There were many changes affecting families during the first few decades of the 20th century: the implementation of child labour laws, mandatory school attendance until age 16, and migration to urban areas contributed to a decrease in the size of families and households. The effect of the First World War left many Canadian families without fathers, brothers, sons and husbands.
There were 1.8 million Census families.
During most of the 1930s, the era of the Great Depression, women had fewer than three children, on average. Marriage and fertility rates fell as people may have been less able to take on additional financial or social responsibilities. The proportion of lone parent families reached a level that would not be surpassed until 1996.
Canada entered the Second World War in 1939 and women temporarily joined the labour force, many of them working in industries from which they had been excluded previously, including manufacturing. Following the war, there were higher divorce and remarriage rates as some hastily formed pre-war marriages were dissolved and war widows married again.
The period from 1946 to 1965, known as the 'baby-boom', was characterized by a high proportion of married persons, a younger age at marriage, and larger families. In 1959, women had nearly 3.9 children each, on average.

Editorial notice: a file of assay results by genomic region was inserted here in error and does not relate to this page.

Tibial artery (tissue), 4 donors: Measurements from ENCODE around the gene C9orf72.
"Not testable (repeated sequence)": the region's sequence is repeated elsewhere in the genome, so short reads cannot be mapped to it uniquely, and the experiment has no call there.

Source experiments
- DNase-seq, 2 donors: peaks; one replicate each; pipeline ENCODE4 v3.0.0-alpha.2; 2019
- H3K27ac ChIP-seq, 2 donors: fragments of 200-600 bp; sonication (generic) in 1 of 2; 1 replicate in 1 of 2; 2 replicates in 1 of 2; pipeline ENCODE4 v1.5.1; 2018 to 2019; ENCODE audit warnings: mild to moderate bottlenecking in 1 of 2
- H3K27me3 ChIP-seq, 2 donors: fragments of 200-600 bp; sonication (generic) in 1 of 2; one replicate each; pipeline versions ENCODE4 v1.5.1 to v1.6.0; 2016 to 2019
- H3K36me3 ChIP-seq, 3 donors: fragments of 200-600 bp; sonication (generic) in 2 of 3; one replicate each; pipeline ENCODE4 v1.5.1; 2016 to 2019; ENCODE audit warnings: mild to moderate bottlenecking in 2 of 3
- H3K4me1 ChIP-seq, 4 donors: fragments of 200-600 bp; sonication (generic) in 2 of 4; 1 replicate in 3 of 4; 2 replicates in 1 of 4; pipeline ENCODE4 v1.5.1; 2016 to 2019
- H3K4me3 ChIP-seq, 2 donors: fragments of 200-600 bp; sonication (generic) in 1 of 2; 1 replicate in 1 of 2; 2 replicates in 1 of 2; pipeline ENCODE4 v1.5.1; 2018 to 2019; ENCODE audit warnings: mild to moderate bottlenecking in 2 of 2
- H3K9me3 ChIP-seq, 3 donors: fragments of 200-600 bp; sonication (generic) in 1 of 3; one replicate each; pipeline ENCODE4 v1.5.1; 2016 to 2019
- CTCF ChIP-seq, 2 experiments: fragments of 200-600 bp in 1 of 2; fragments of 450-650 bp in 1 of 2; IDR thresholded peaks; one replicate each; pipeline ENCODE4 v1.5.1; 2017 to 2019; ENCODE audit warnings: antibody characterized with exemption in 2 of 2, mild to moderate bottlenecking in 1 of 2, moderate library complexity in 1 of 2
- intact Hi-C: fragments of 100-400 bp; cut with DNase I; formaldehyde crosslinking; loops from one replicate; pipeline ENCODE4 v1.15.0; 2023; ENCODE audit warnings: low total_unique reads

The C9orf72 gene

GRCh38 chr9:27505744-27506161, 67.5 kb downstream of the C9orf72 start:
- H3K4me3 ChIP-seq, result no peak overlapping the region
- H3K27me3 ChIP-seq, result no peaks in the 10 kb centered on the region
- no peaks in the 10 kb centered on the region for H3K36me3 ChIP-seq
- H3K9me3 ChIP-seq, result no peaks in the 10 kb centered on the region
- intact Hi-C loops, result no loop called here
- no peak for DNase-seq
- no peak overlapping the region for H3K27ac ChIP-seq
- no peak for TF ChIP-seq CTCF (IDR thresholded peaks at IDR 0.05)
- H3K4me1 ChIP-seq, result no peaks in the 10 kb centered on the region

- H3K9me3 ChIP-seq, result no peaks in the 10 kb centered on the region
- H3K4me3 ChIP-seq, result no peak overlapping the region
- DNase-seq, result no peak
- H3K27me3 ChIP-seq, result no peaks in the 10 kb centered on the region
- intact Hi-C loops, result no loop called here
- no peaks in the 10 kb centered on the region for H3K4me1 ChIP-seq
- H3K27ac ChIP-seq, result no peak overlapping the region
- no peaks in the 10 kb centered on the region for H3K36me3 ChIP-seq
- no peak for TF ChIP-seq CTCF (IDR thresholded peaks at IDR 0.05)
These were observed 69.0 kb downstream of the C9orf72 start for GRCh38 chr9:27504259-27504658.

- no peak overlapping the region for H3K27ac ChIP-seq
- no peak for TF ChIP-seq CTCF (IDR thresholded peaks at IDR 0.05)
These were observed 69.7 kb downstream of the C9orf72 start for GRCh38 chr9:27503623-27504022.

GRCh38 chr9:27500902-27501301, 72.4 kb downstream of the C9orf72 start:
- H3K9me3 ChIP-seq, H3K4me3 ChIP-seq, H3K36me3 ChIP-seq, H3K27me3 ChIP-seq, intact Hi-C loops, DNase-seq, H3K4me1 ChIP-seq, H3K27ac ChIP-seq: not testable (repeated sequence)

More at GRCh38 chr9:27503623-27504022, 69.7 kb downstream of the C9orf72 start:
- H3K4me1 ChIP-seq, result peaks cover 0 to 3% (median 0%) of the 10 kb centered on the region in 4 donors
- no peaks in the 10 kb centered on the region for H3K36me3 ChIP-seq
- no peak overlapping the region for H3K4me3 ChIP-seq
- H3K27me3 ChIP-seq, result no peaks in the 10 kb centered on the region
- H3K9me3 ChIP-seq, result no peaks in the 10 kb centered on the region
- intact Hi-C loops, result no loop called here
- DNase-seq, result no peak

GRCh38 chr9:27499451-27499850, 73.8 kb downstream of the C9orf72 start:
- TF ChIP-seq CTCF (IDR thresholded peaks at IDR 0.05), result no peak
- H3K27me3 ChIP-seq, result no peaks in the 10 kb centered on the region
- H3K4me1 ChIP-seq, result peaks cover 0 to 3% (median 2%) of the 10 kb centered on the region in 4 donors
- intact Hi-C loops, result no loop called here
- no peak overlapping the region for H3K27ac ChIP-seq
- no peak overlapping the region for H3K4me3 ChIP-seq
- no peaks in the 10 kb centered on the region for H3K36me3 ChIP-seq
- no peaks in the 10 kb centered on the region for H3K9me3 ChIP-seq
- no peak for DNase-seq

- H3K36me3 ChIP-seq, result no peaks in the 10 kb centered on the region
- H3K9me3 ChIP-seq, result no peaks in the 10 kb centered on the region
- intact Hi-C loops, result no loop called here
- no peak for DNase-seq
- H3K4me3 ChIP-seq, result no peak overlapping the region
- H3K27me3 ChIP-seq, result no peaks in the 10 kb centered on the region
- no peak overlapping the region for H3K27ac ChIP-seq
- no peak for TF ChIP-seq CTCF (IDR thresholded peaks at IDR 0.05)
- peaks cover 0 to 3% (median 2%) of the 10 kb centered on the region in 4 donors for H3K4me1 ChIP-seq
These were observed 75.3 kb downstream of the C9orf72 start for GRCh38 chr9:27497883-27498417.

The birth control pill became available in the early 1960s, but contraception was not legalized until 1969. The introduction of the Divorce Act in 1968 broadened the grounds for obtaining a divorce to include “no fault” divorce following a separation of at least three years.
1971 marked the last census year that fertility was at replacement level, meaning that women had, on average, 2.1 children each. Also at this time, the majority of lone parents were no longer widows, as divorce became more common.
Counts of common-law couples were available for the first time in the 1981 Census. In 1986, the Divorce Act was amended to reduce the separation for “no fault” divorce to at least one year, and 1987 saw a record high divorce rate.
About one in 10 couples with children were step families in 1995, comprised of at least one child from a previous relationship. In 1996, about 2.1 million Canadians cared for senior family members or friends with a long-term physical or health limitation.
In 2001, changes to the Employment Insurance Act extended the duration of parental leave, and the 2004 Compassionate Care Benefits allowed persons time to tend to gravely ill family members. Same-sex marriage became legal across Canada in Canada in 2005, and these couples were first enumerated in the 2006 Census.